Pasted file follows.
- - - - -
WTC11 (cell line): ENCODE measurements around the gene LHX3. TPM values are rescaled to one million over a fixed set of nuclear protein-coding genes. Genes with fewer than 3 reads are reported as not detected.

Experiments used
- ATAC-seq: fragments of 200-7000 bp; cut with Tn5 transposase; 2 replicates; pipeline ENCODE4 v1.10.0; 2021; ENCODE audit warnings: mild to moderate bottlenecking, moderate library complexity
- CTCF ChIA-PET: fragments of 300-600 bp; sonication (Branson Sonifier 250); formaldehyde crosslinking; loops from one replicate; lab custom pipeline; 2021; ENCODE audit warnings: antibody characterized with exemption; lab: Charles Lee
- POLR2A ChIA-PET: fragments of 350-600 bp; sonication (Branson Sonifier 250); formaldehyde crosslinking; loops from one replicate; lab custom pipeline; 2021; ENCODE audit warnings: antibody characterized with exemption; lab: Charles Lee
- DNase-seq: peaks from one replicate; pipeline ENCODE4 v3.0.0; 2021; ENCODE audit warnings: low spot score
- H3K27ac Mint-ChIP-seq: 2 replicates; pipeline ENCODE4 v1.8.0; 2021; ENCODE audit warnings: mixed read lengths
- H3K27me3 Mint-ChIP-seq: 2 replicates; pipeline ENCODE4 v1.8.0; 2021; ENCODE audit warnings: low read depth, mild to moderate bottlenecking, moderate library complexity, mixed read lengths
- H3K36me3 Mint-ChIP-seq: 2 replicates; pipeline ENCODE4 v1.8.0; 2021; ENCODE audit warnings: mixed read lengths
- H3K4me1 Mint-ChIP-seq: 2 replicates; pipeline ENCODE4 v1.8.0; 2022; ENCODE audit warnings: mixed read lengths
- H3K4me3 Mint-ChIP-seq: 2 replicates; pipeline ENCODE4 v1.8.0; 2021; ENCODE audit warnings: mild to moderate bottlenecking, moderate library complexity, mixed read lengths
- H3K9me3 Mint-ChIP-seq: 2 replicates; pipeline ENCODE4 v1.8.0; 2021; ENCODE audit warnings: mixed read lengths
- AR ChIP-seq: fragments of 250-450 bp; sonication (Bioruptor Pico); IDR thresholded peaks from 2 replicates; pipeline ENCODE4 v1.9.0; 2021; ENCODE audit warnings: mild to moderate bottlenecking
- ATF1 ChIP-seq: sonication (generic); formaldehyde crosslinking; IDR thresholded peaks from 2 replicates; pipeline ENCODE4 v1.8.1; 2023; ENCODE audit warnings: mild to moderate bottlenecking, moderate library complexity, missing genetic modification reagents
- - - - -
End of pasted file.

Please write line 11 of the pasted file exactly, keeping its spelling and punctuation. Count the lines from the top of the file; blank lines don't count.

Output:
- H3K4me3 Mint-ChIP-seq: 2 replicates; pipeline ENCODE4 v1.8.0; 2021; ENCODE audit warnings: mild to moderate bottlenecking, moderate library complexity, mixed read lengths